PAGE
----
template error

Discussion in 'C++' started by Adam Coutee, Aug 19, 2003.

  1. Adam Coutee

    Adam Coutee Guest

    Hello,

    I am trying to compile some code that includes third party header files
    (part of a library). I keep getting an error on the templates they've
    defined. An example error follows:

    "/usr/local/SensAble/GHOST/v31/include/gstGenericMatrix.h", line 115:
    error(1424):
    constant "DIMM" is not used in declaring the parameter types of
    function template "gstGenericMatrix::mulPointMatrix"
    template <class PT1, class PT2, class MAT, int DIMM, int DIMN>

    The code excerpt that generates this error is:

    template <class PT1, class PT2, class MAT, int DIMM, int DIMN>
    inline void mulPointMatrix(PT1 & res,
    const PT2 & p,
    const MAT & m)
    {
    for (int i = 0; i < DIMN; ++i)
    {
    res = 0;
    for (int j = 0; j < DIMM; ++j)
    {
    res += p[j] * m[j];
    }
    }
    }

    Does anyone know what the problem is? As mentioned, this is a header file
    for a third-party library (that I don't have source code for). Apparently,
    they built their applications with MIPSpro 7.3. I am using MIPSpro 7.2.1 on
    an Octane running Irix 6.5.19f. Is this something that is allowed in MIPSpro
    7.3, but not MIPSpro 7.2.1?

    Thanks for any help,
    Adam
     
    Adam Coutee, Aug 19, 2003
    #1
    1. Advertising

  2. On Tue, 19 Aug 2003 12:53:18 -0400, "Adam Coutee" <> wrote:

    >I am trying to compile some code that includes third party header files
    >(part of a library). I keep getting an error on the templates they've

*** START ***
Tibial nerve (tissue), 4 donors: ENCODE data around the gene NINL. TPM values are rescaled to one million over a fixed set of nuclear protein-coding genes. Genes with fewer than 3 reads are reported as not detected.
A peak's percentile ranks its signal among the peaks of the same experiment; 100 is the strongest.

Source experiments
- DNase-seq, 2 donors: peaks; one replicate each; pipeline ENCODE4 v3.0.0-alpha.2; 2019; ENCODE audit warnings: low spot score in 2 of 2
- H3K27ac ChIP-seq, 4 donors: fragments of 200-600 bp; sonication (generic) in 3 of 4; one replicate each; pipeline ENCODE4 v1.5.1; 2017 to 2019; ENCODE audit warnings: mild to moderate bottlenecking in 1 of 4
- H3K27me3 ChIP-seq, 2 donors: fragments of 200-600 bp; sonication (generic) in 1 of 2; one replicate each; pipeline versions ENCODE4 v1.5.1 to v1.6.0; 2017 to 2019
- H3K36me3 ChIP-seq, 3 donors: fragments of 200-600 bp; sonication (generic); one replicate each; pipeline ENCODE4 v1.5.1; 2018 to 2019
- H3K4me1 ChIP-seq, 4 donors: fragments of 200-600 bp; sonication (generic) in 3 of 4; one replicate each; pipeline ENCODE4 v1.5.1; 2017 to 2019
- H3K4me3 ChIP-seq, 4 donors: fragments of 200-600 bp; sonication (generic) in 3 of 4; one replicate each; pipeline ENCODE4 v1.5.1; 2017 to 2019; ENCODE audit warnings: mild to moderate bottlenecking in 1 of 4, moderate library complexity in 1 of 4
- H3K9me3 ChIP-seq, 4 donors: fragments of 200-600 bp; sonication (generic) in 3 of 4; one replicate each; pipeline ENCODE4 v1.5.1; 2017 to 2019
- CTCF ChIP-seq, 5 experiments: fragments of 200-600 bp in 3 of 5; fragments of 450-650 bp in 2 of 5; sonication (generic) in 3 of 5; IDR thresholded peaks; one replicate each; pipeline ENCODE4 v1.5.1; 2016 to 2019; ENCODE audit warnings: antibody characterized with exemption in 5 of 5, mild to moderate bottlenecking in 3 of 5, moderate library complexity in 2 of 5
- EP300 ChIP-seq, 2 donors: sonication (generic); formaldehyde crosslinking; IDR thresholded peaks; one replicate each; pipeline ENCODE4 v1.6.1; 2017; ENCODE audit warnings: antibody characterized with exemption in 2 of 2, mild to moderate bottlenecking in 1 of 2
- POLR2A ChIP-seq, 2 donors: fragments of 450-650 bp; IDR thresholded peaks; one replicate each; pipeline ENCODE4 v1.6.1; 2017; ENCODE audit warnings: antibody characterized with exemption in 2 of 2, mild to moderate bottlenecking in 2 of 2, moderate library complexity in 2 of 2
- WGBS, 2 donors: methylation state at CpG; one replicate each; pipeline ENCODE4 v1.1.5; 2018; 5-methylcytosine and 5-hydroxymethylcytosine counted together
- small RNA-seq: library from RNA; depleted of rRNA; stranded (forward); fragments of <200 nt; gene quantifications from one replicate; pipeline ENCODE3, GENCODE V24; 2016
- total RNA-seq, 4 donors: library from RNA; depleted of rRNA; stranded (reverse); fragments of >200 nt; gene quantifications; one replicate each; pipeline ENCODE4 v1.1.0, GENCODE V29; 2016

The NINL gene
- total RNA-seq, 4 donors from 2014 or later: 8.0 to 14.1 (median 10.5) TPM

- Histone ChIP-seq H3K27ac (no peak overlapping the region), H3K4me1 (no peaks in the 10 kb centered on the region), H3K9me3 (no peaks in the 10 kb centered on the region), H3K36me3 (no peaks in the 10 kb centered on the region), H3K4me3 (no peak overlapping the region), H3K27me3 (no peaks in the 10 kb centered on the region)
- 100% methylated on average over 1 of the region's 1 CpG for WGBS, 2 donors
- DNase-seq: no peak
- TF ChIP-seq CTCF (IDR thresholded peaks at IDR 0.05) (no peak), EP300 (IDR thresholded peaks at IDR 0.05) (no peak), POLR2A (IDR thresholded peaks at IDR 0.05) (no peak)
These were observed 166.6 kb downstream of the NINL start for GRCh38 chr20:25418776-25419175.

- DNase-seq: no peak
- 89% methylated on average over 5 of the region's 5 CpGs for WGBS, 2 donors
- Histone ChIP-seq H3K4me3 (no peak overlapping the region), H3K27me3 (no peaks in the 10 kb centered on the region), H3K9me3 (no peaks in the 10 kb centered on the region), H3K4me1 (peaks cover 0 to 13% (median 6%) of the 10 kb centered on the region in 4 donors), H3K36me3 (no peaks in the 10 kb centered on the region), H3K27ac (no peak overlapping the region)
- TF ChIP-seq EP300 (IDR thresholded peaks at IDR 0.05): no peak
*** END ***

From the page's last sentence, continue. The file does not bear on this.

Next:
>defined. An example error follows:
    >
    >"/usr/local/SensAble/GHOST/v31/include/gstGenericMatrix.h", line 115:
    >error(1424):
    > constant "DIMM" is not used in declaring the parameter types of
    > function template "gstGenericMatrix::mulPointMatrix"
    > template <class PT1, class PT2, class MAT, int DIMM, int DIMN>
    >
    >The code excerpt that generates this error is:
    >
    >template <class PT1, class PT2, class MAT, int DIMM, int DIMN>
    >inline void mulPointMatrix(PT1 & res,
    > const PT2 & p,
    > const MAT & m)
    >{
    > for (int i = 0; i < DIMN; ++i)
    > {
    > res = 0;
    > for (int j = 0; j < DIMM; ++j)
    > {
    > res += p[j] * m[j];
    > }
    > }
    >}
    >
    >Does anyone know what the problem is?


    That the compiler requires all template parameters to be used somehow
    in the function's signature (because the compiler says so).

    One solution could be to introduce dummy arguments, like so:


    inline void mulPointMatrix(
    PT1& res,
    PT2 const& p,
    MAT const& m,
    int dummy1 = DIMM,
    int dummy2 = DIMN
    )


    or perhaps


    inline void mulPointMatrix(
    PT1& res,
    PT2 const& p,
    MAT const& m,
    int dummy1[DIMM] = 0,
    int dummy2[DIMN] = 0
    )


    Another solution, to use a better compiler.

    A third solution, not incompatible with the second, to use a better
    library... ;-)
     
    Alf P. Steinbach, Aug 19, 2003
    #2
    1. Advertising

  3. Adam Coutee

    Ron Natalie Guest

    "Alf P. Steinbach" <> wrote in message news:...

    > inline void mulPointMatrix(
    > PT1& res,
    > PT2 const& p,
    > MAT const& m,
    > int dummy1 = DIMM,
    > int dummy2 = DIMN
    > )

    I don't think this one will work. If the compiler relies on the function signature
    to differentiate the template specializations, then it still fails.

    > inline void mulPointMatrix(
    > PT1& res,
    > PT2 const& p,
    > MAT const& m,
    > int dummy1[DIMM] = 0,
    > int dummy2[DIMN] = 0
    > )


    I don't think this will work either, the arrays are converted to int* to form the function
    type.
     
    Ron Natalie, Aug 19, 2003
    #3
  4. On Tue, 19 Aug 2003 13:23:58 -0400, "Ron Natalie" <> wrote:

    >
    >"Alf P. Steinbach" <> wrote in message news:...
    >
    >> inline void mulPointMatrix(
    >> PT1& res,
    >> PT2 const& p,
    >> MAT const& m,
    >> int dummy1 = DIMM,
    >> int dummy2 = DIMN
    >> )

    >I don't think this one will work. If the compiler relies on the function signature